Eddie Van Halen is undoubtedly one of the most accomplished guitar players in rock music history. In 1972, he co-founded Van Halen with his brother and appeared in the band as the primary songwriter and guitarist. He had played actively with the band since 1972 and produced several commercially successful albums.

Eddie inspired many musicians, collaborated with renowned artists, and popularized the two-hand tapping guitar solo technique. His collaborations featured Gene Simmons, Brian May, Sammy Hagar, Black Sabbath, Roger Waters, and many more.

On October 6, 2020, Eddie saddened the rock music scene with his tragic death after his battle with cancer, which lasted over four years. Following his death, Van Halen could not continue without him and disbanded. However, the fans and rock world still cherish and preserve Eddie’s legacy, and stories from his career influence the readers. Some of them are hard to believe though, like the one claiming Eddie never learned to read music.

Eddie Van Halen’s Piano Teacher Might Be The Reason He Could Not Read Music

When Eddie was still a child, he learned to play the piano starting at the age of six with his brother Alex. Eddie’s father was a jazz pianist and encouraged his sons to learn the piano. So, his interest in playing music started with a classical instrument rather than with drums or guitar.

In an interview by Rolling Stones, Eddie recalled those days. He said that his father found a Russian piano teacher to teach them how to play the piano. The teacher did not know English, and the language barrier between them might be why Eddie could not learn how to read music.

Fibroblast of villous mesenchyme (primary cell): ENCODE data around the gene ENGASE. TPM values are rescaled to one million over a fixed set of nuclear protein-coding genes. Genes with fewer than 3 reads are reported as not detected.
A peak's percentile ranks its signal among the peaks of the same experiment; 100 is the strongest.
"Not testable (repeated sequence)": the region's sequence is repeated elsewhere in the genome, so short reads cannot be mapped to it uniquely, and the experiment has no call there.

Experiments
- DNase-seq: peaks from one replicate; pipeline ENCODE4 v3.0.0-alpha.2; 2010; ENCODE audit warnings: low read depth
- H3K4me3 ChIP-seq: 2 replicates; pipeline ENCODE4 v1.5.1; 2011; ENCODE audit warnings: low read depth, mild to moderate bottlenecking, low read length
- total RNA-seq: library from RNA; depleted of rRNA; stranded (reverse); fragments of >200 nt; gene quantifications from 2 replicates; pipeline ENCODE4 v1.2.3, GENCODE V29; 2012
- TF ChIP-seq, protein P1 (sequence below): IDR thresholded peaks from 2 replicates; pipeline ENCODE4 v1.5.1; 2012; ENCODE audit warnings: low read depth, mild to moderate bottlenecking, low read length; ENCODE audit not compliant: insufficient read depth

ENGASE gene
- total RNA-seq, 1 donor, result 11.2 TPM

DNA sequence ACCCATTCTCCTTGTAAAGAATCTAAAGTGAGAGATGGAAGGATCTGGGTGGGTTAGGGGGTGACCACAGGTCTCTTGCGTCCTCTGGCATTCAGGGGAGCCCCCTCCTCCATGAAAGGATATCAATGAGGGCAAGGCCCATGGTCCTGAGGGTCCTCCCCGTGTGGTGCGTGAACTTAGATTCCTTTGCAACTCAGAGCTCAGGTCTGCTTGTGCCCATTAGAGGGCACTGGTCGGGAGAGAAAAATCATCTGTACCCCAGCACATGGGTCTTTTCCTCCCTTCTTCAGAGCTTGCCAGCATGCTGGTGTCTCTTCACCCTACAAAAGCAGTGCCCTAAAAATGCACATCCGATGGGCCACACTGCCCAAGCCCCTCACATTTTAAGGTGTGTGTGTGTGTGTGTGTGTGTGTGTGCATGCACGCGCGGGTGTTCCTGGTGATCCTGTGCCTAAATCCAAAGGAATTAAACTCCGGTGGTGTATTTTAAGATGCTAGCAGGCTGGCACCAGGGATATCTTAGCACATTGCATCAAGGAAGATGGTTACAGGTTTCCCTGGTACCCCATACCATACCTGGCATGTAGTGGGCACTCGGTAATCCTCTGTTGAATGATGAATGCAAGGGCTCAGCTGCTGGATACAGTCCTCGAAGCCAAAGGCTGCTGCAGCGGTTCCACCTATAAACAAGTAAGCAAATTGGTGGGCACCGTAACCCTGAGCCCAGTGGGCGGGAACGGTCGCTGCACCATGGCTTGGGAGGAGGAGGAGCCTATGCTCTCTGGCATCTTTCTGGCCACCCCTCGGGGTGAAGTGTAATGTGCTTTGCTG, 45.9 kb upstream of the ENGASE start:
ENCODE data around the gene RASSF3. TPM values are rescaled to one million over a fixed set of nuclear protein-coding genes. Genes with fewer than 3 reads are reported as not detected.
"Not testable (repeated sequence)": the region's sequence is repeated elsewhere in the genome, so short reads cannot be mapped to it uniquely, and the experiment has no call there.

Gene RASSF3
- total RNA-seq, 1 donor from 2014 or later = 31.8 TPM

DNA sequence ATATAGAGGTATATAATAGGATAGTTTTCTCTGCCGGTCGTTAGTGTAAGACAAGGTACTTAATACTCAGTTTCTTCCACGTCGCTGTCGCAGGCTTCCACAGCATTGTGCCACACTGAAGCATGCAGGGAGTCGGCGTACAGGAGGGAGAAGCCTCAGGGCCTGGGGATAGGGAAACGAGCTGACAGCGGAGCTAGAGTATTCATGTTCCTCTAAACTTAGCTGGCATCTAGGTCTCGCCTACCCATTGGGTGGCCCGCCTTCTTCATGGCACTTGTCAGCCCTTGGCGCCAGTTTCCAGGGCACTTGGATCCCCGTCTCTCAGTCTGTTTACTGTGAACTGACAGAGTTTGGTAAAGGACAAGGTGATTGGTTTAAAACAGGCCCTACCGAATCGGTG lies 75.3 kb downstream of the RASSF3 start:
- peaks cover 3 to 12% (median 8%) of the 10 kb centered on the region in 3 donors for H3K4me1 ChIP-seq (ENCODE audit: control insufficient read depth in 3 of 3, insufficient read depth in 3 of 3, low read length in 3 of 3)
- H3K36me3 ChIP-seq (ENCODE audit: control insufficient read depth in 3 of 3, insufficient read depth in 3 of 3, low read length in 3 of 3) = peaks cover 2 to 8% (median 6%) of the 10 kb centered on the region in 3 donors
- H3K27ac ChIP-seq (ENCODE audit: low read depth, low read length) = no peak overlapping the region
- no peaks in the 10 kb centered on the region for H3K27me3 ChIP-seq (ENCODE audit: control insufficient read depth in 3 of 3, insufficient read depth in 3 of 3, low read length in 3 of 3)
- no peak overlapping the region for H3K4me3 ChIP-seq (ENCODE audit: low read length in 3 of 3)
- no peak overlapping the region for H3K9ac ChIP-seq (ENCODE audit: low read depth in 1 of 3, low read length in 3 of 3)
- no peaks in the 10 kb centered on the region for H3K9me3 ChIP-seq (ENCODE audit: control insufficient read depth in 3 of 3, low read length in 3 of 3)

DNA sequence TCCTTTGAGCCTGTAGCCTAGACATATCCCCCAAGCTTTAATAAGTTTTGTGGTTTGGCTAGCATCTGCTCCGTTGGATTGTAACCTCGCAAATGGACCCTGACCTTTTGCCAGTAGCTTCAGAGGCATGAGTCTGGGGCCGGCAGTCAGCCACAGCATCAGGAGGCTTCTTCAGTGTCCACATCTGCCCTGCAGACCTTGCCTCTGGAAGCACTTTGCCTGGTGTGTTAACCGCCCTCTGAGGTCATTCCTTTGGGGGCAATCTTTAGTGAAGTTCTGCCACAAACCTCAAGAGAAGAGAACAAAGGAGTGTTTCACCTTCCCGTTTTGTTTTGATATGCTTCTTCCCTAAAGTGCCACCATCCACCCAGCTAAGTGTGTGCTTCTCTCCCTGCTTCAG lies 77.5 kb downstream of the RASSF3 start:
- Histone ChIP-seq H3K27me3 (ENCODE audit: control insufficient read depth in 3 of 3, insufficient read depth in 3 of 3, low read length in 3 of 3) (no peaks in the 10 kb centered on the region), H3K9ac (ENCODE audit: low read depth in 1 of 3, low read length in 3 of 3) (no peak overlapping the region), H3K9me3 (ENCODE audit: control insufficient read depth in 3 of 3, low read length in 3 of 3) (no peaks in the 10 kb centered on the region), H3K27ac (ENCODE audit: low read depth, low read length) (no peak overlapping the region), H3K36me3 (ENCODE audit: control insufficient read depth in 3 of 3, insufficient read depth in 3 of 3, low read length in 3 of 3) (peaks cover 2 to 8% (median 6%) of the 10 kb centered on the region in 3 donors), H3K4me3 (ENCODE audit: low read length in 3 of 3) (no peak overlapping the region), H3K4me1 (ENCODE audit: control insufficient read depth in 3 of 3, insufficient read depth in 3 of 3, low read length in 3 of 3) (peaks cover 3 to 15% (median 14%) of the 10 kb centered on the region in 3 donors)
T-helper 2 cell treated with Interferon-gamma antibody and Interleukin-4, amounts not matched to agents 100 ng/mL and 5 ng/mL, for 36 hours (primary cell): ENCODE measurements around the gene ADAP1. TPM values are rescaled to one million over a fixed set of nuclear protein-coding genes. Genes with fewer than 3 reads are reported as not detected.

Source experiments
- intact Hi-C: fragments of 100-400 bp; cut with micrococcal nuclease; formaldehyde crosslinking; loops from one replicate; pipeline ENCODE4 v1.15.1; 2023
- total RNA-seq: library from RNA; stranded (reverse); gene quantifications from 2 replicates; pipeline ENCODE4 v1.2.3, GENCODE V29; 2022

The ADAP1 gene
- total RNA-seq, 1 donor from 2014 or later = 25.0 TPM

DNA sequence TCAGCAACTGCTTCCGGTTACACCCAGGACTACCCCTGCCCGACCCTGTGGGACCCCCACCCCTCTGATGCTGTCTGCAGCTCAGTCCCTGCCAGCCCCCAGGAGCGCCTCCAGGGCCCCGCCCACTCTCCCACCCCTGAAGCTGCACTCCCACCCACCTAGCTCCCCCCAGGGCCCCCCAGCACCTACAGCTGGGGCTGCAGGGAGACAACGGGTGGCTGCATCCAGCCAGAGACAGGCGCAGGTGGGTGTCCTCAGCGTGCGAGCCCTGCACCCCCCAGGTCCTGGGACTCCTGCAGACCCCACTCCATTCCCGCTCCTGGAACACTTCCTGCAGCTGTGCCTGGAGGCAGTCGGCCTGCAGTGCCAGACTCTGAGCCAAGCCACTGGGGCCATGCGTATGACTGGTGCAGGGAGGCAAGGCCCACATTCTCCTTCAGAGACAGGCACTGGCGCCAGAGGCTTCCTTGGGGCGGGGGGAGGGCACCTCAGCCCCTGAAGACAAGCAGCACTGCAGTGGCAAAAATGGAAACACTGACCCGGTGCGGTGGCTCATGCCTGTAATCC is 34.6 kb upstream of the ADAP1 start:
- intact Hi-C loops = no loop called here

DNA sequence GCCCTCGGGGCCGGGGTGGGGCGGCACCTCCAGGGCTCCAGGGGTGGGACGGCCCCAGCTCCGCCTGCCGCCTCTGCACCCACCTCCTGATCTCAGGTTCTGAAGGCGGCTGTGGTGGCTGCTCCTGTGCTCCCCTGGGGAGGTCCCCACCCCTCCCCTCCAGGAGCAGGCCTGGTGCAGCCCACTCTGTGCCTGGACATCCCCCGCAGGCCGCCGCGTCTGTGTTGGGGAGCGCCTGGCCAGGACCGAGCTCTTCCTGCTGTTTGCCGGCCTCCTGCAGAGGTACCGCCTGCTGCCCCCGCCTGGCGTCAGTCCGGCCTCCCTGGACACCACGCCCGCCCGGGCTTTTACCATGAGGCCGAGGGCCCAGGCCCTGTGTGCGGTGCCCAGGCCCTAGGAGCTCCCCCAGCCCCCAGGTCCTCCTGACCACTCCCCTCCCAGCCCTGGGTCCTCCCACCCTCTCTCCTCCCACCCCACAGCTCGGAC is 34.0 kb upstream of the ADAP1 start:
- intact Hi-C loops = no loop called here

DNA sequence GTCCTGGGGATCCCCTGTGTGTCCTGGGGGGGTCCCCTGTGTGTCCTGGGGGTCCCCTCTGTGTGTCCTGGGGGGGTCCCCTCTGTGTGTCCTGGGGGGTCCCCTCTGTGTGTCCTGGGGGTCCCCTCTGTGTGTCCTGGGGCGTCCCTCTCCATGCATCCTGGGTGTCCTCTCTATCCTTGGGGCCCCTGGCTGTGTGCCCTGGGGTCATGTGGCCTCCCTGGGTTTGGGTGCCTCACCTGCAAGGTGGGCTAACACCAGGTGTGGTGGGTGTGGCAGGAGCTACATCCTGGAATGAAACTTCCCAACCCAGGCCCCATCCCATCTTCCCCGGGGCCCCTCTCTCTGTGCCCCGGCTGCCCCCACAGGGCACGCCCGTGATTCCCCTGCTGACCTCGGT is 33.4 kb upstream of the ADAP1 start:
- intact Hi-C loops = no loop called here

Moreover, Eddie claimed he fooled his teacher and everyone who listened to him for six years as he didn’t learn but just watched the teacher’s fingers before playing the piano. Eddie also revealed in the same interview that he never learned how to read music. He argued that his musical talent might be rooted in his gift for music and claimed he just had good ears back then.

In the interview with Rolling Stone, Eddie confirmed his musical talent is entirely natural:

“I think I have a gift. Things come easy, but then again, I’ve got to work at it, too. But at an early age, it was obvious that I had really good ears because I never learned how to read music.”

The interviewer asked him if he still hasn’t, and Eddie responded:

“No, and I fooled my teacher for six years. He never knew I couldn’t read. I’d watch his fingers, and I’d play it.”

Eddie won first place in a piano competition at Long Beach City College three years in a row, despite not reading music. Contrary to what his family expected, Eddie then shifted towards rock music and learned to play the electric guitar. Thanks to his growing interest in rock music back then, he became the iconic guitarist of Van Halen.